Arts & Entertainment
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Zee Zee Theatre thrilled to launch new Brad Fraser play in Canada

Gay playwright deliberately wrote 5 @ 50 for an all-female cast

Beatrice Zeillinger (left to right), Deborah Williams, Veena Sood, Diane Brown and Donna Yamamoto star in Brad Fraser’s new play 5 @ 50. Credit: Victoria Black/Zee Zee Theatre

Working on a Brad Fraser play has been a dream of Cameron Mackenzie’s since he was a teenager.

“Part of my self-directed education into queer culture was finding as many gay movies to watch as possible,” says the artistic director of Vancouver’s Zee Zee Theatre. “Somewhere around 16, I rented Love and Human Remains. I loved the dark opulence of it all and I was thrilled about it being Canadian.”

The film is based on the play — Unidentified Human Remains and the True Nature of Love — that shot Fraser to Canadian theatrical stardom in 1990. Centred on a group of 20-somethings fumbling through life in post-oil crash Edmonton while a serial killer stalks the town, the sex-filled show ran for more than a year in Toronto after it opened.

Since then, Fraser’s works have been translated into multiple languages and produced on stages from New York to Buenos Aires to Sydney.

That Fraser chose Zee Zee Theatre to produce the Canadian premiere of his new play, 5 @ 50, is something of a coup for the small Vancouver theatre company (which is co-producing the play with another local company, Ruby Slippers Theatre).

(Brad Fraser’s new play will see its Canadian premiere in Vancouver on May 12, 2016./Drasko Bogdanovic/Zee Zee Theatre)

Many of Fraser’s works (including Unidentified Human Remains and its sequel Poor Superman) have been semi-autobiographical. But in recent years he’s turned his attention to other issues.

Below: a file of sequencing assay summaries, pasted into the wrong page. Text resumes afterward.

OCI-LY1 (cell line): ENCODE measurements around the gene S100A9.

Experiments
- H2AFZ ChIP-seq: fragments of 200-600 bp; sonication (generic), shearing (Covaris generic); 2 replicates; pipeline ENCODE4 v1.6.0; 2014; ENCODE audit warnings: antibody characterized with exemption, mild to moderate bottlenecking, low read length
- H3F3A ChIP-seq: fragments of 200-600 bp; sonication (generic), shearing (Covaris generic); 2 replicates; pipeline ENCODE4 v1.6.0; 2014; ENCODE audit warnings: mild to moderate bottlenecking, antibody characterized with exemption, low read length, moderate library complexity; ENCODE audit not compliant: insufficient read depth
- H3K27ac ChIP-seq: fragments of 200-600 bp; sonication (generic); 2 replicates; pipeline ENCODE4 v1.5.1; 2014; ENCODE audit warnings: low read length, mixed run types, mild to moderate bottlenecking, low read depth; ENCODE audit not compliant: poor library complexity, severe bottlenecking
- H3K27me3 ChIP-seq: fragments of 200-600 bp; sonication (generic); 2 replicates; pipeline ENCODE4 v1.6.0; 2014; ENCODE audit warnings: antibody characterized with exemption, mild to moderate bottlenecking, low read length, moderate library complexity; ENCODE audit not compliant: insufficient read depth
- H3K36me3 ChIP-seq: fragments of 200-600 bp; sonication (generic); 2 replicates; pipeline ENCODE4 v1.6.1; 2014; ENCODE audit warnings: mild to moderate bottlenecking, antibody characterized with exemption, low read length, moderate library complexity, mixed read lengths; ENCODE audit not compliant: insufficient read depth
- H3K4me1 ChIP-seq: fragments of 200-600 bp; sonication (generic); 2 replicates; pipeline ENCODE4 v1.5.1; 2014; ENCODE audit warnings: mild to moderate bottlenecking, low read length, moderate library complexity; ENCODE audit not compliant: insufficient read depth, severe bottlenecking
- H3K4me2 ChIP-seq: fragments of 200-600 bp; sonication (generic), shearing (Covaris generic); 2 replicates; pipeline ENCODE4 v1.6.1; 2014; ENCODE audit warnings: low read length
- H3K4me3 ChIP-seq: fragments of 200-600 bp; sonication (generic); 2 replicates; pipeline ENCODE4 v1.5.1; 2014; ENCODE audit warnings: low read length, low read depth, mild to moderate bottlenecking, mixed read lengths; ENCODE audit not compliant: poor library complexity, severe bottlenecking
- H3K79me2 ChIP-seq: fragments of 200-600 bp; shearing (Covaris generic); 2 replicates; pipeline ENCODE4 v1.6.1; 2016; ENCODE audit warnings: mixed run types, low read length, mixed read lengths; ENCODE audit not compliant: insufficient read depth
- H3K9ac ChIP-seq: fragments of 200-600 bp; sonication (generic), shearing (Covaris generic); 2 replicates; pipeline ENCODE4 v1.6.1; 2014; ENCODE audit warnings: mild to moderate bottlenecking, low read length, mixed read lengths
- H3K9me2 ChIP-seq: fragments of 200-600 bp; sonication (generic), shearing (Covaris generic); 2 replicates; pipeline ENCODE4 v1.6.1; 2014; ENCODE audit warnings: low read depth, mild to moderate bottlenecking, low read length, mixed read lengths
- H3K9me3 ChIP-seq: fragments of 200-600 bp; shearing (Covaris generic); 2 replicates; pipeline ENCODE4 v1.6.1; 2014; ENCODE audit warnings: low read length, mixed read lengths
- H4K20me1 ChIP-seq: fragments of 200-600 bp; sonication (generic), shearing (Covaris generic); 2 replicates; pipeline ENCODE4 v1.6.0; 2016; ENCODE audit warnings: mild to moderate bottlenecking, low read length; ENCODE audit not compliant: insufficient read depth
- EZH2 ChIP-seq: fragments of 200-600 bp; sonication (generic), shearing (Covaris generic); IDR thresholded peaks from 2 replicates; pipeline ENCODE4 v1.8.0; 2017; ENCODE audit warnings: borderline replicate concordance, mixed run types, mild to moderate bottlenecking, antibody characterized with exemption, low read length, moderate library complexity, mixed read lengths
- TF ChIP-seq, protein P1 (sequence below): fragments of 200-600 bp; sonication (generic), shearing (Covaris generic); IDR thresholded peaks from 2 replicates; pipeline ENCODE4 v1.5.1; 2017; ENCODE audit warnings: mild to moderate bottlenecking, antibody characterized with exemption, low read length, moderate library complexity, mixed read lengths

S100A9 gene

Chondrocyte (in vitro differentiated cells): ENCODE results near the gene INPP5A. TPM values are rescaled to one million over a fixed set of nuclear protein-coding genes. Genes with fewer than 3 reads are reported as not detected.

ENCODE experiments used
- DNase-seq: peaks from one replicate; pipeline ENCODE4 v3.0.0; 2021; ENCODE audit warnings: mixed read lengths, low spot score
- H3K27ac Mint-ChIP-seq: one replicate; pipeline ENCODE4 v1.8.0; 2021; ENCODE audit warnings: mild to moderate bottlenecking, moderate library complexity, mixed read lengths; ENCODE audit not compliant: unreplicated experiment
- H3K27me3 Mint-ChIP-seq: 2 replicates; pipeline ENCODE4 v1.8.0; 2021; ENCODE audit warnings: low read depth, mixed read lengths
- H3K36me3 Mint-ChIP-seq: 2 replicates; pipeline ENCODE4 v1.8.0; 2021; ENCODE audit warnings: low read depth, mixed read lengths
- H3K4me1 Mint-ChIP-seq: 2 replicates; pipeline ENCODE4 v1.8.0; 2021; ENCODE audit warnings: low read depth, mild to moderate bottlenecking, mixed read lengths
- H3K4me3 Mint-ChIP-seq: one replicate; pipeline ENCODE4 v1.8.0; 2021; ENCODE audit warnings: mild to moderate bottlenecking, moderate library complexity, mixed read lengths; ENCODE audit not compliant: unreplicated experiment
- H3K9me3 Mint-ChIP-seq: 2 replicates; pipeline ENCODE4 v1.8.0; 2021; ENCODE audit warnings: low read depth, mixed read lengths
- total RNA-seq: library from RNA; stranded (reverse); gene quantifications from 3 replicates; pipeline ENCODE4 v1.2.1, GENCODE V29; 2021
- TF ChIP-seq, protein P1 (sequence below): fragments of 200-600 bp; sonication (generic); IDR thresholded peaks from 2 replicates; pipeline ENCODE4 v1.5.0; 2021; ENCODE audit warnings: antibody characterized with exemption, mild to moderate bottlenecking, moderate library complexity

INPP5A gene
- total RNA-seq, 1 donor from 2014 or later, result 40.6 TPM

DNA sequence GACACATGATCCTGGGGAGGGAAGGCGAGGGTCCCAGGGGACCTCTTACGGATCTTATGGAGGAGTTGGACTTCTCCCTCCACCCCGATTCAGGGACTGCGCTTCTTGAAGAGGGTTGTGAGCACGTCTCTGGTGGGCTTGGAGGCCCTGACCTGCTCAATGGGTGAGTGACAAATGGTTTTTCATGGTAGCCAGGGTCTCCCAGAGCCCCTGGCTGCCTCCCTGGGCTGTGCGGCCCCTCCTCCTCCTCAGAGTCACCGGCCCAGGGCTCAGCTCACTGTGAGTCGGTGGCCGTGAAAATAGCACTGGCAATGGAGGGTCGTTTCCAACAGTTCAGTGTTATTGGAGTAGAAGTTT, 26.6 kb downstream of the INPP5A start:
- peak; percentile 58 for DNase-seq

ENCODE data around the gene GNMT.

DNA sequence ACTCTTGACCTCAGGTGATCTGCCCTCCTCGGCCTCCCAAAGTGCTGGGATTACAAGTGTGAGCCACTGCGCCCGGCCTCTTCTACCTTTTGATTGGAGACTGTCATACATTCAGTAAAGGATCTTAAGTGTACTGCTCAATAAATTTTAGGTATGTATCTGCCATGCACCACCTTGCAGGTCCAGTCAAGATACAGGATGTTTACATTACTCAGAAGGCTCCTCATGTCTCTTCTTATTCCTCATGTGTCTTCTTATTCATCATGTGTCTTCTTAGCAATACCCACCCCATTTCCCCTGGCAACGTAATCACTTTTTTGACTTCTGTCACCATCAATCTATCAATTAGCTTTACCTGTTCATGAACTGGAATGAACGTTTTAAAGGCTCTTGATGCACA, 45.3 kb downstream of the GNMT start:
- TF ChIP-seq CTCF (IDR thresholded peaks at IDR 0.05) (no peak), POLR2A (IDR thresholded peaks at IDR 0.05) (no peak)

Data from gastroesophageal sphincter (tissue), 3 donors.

“As I’ve aged, I’ve come to find myself progressively less fascinating, and found others around me far more interesting,” Fraser says. “I think the occasional move away from autobiographical material is healthy. In this case I wanted to step completely outside myself and create characters that were wholly original.”

In the case of 5 @ 50, the spark came not from the desire to tell a specific story, but the realization that older women lack roles. While auditioning women to play a mid-40s character in his Toronto production of True Love Lies, Fraser was floored by the number of actresses competing for the role. So he set out to address the problem by writing his first play with an all-female cast.

5 @ 50 centres on Olivia, a hard-drinking woman who’s just hit the half century mark. After she loses control at her birthday party, her three besties team up to stage an intervention; an unwelcome gesture for both her and her long-time partner Nora. But as the action unfolds, it becomes clear that everyone is battling an addiction in one form or another.

While many established playwrights would balk at the thought of handing their script to a less-experienced director, intergenerational collaboration has been a recurring theme for Fraser.

“I’ve worked with younger artists throughout my career, most often as actors and designers, but occasionally directors. I’m very excited about a number of the young directors whose works I’ve been seeing and whom I’ve been speaking to recently. I think it’s very important for artists to work with collaborators from all ages, and all stages of a career.”

“I’m already a very collaborative director that looks to the actors and production team for input,” Mackenzie adds. “But working on the North American premiere of a Brad Fraser play is still a huge personal thrill for the little 16-year-old queer that still lives inside me.”